Review: Awakening Storm

Awakening Storm Awakening Storm by Jonathan Lowe
My rating: 3 of 5 stars

Note: This review was originally written in the early 2000s and published for a no longer running website: AudiobookCafe. This review is focused on both the book and audiobook. From Jonathan Lowe, comes a psychological thriller about a divided family, a religious zealot, and a man haunted by his past. Having survived a dirty and manipulative divorce, Veronica struggles to keep her life in balance and her career as a psychologist. In her work, she comes upon Michael Rivers, a man with a troubled past.

Michael suffers from insomnia and lives off of coffee to keep from facing his nightmares. Through her counseling, Veronica discovers that Michael’s dark past has connections to an evangelical preacher, Reverend Stillman. This same man has gained a recent follower: Veronica’s ex-husband. As a staunch unforgiving Christian, her husband abused his power as a Federal judge to influence the custody hearing so that he would be the main caretaker of their child. Veronica needs to find someway to get back the boy before her ex-husband moves to Miami; several thousand miles away from Veronica and the home of the Reverend Stillman.

This audiobook starts off a little slowly but as the third-hour approaches, one becomes completely absorbed into the story. The build up and the background while quite detailed and interesting make sense at the end and can be more appreciable during a second listen. The climax adds a fantastic supernatural twist that is quite unexpected.

Lowe’s depiction of Michael gives this book its true edge. He manages to paint Michael, as someone who definitely strays from the norm, but does not overdo it by making Michael a stereotypical eccentric. Rather than presenting Michael completely distant, the listener becomes enveloped in Michael’s world through his actions, his talks with Veronica, and most importantly, his journal. His journal entries transition the reader into Michael’s mind and let the particular episode run its length in a first-person viewpoint. The story then returns to its third-person point of view. Many of the entries are from Michael’s youth and Lowe again, manages to impressively depict Michael’s self-alienation and his sources of estrangement.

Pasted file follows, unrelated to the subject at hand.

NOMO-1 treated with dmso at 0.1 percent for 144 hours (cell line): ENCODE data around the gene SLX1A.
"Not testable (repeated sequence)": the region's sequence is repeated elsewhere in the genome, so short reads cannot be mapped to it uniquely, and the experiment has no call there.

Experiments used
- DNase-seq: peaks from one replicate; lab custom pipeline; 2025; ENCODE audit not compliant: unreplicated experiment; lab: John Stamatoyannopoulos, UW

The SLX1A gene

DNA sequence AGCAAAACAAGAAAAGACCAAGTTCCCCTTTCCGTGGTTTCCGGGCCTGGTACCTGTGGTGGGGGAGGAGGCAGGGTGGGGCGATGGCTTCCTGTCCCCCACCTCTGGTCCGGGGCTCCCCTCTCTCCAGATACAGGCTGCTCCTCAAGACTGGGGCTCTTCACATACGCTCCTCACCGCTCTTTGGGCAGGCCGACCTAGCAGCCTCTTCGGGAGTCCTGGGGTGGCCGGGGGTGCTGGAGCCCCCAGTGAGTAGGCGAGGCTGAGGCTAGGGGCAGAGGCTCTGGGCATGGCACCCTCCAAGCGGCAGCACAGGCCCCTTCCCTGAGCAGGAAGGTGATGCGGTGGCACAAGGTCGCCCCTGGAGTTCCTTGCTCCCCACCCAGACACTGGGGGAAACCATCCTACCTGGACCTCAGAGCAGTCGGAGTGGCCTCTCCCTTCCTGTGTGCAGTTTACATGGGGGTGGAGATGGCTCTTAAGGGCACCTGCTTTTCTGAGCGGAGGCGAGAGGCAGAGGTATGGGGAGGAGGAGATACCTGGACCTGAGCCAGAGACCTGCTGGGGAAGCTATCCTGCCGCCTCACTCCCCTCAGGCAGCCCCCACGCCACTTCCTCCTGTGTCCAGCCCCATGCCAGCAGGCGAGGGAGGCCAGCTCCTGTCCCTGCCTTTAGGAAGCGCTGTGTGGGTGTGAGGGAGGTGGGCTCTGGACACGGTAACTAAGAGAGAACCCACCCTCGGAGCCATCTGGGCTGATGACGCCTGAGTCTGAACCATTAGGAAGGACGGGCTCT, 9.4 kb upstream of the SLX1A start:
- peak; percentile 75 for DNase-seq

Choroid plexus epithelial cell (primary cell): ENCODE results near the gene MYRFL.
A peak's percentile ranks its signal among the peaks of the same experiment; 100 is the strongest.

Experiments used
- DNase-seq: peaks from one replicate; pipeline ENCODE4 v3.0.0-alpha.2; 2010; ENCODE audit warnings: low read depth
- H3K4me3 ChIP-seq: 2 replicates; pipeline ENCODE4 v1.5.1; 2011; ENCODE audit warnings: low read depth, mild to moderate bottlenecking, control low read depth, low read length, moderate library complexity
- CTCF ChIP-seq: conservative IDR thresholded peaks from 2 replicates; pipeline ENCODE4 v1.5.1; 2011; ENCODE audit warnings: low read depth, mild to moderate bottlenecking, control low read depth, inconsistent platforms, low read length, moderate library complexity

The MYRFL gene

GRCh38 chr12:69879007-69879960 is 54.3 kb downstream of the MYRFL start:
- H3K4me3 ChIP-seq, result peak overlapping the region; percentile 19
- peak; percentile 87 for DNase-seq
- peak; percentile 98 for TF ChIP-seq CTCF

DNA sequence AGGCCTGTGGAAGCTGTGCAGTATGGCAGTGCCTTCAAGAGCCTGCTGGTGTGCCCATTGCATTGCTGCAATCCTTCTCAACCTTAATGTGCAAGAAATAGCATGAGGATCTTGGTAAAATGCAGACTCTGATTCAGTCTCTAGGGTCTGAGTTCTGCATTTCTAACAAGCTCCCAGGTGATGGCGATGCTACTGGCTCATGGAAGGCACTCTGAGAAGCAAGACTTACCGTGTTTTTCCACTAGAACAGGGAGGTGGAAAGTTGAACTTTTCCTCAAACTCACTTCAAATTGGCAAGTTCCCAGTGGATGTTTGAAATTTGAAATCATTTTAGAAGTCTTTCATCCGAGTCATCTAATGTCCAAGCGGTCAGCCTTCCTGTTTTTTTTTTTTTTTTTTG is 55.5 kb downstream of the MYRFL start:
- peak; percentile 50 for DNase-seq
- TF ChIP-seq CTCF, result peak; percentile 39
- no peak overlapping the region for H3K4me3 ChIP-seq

Michael’s compelling character came partly from Barret Whitener’s superb talent. The unsteadiness of Michael’s voice betrays such vulnerability and lost innocence tempered with a certain strength and acceptance. When Michael speaks, his voice reveals a deeper sadness even during his happier moments in the audiobook. Whitener completely fleshes Michael out with his tone and demeanor.

Whitener gives additional color to Reverend Stillman as well. Lowe portrays Stillman as a deeply tainted man and Whitener, merely fills in the blanks, and increases Stillman’s eeriness. Whitener’s demeanor while speaking as Stillman or describing his actions creates such a dark and cold environment, that Stillman becomes scarier because he feels so real to the listener.

On the whole, this audiobook makes a great and genuine thriller since the listener can never quite be sure where the story is going and how it will end. The only shortcoming comes with Veronica. Lowe does not pay the same attention to Veronica as he does to Stillman and Michael—or maybe she’s just not nearly as interesting or compelling in the overall story. She seems authentic but in the same story as Michael and Stillman, she doesn’t have the same resonance. This idea is reinforced by Whitener. Whitener does not nearly breathe as much life to Veronica as he does to Michael or Stillman. One doesn’t feel as much compassion for her, even though she is the protagonist.

“Awakening Storm,” involves dynamics that can be both familiar and foreign to its listener but these dynamics work well. The listener can easily catch on to these dynamics and appreciate them. With a fantastic narrator and a compelling story, this audiobook is by far an enjoyable listen for anyone who likes a good thriller now and again.

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